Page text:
(1) and (2) of § 6108 be treated as setting forth defenses which, if they are to be raised at all, must be raised by the one charged with the offense.
A license to carry a gun is a permission to do so and is neither an excuse nor a justification for carrying one. Lack of a license is made an element of § 6106 offense by definition of offense. Hence, the Commonwealth must prove such lack. Lack of a license on the other hand is not made an element of § 6108 offense by definition or otherwise.
Id., 248 Pa. Super. at 569-70, 375 A.2d at 386-87 (emphasis in the original) (footnote omitted).
Accordingly, we affirm the judgment of the Superior Court in the cases before us.
ROBERTS, Justice, dissenting.
The majority holds that minor differences in the language of Sections 6106 and 6108 of the Crimes Code compel its conclusion that the Legislature intended that the allocation of the burden of proof under Section 6108 be different from that under Section 6106. I dissent.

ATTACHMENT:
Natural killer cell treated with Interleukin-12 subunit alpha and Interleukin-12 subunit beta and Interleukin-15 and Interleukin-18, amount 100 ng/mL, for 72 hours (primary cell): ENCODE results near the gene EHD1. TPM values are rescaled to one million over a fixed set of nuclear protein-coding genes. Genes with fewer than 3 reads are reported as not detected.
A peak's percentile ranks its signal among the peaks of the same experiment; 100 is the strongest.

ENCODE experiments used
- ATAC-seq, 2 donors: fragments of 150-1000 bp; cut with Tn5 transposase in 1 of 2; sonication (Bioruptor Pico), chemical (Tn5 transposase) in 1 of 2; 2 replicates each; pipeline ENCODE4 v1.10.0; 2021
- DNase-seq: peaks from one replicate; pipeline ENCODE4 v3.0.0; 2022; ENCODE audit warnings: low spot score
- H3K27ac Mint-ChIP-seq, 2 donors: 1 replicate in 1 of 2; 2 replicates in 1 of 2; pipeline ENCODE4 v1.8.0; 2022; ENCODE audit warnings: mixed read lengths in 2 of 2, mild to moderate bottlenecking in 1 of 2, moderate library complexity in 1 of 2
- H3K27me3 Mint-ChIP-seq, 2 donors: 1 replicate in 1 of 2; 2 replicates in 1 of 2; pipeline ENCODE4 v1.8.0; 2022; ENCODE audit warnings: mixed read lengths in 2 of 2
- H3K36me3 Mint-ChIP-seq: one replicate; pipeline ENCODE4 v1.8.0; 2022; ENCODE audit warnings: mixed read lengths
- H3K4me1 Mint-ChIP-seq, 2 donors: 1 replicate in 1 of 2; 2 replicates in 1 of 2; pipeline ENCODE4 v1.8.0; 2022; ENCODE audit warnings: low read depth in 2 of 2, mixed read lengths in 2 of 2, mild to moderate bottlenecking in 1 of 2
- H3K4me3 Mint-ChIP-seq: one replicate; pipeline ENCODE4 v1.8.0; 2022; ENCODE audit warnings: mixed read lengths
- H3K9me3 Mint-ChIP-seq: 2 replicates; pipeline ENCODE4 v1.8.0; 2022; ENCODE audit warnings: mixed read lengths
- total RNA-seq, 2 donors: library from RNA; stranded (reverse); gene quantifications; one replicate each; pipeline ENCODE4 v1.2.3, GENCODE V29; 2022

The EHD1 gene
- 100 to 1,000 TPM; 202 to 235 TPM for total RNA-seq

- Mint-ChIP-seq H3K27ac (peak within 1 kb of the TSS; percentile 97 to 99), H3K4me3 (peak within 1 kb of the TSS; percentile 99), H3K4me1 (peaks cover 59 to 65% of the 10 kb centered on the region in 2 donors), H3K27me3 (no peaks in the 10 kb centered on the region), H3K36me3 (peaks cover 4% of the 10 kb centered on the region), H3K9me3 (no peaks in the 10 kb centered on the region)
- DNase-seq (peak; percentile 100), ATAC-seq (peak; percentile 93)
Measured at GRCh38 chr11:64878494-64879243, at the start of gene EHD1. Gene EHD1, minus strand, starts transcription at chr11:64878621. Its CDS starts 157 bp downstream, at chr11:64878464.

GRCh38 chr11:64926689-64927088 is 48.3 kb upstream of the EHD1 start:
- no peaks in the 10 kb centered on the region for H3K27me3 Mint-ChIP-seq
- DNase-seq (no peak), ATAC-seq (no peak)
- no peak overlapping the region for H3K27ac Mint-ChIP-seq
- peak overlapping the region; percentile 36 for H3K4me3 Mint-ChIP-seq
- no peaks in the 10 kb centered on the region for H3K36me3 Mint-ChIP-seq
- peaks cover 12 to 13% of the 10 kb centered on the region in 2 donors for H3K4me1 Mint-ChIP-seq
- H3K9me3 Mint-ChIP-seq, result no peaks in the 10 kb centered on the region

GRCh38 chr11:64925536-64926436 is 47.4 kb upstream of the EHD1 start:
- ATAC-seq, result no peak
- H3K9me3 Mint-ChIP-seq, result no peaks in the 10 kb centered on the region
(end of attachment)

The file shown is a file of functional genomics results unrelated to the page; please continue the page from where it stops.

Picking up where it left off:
Nothing in the language of Section 6108 compels this result. Section 6106 makes it an offense to carry a firearm without a license. Section 6108 makes it an offense to carry a firearm unless one is licensed. Both these sections create criminal liability for unlicensed possession of a firearm; they differ only in the circumstances under which such liability attaches. Under Section 6108, there is liability only for unlicensed possession on the public streets and public property in Philadelphia. Under Section 6106 unlicensed possession of a firearm creates liability everywhere except one's home or place of business.
[ 484 Pa. Page 486]
In Commonwealth v. McNeil, 461 Pa. 709, 337 A.2d 840 (1975), this Court held that the Commonwealth has the burden of establishing the defendant is without a license in a Section 6106 prosecution. Common sense mandates that the Commonwealth bear the same burden under Section 6108. The majority's construction of Section 6108 attributes to the Legislature an hyper-technical objective which is unexpressed and unnecessary to effectuate the clear purpose of the statute. The majority's holding will unnecessarily confuse the bench, bar and public, undermine the appearance of uniform justice, and permit firearms violation convictions in Philadelphia and elsewhere in the Commonwealth on different standards.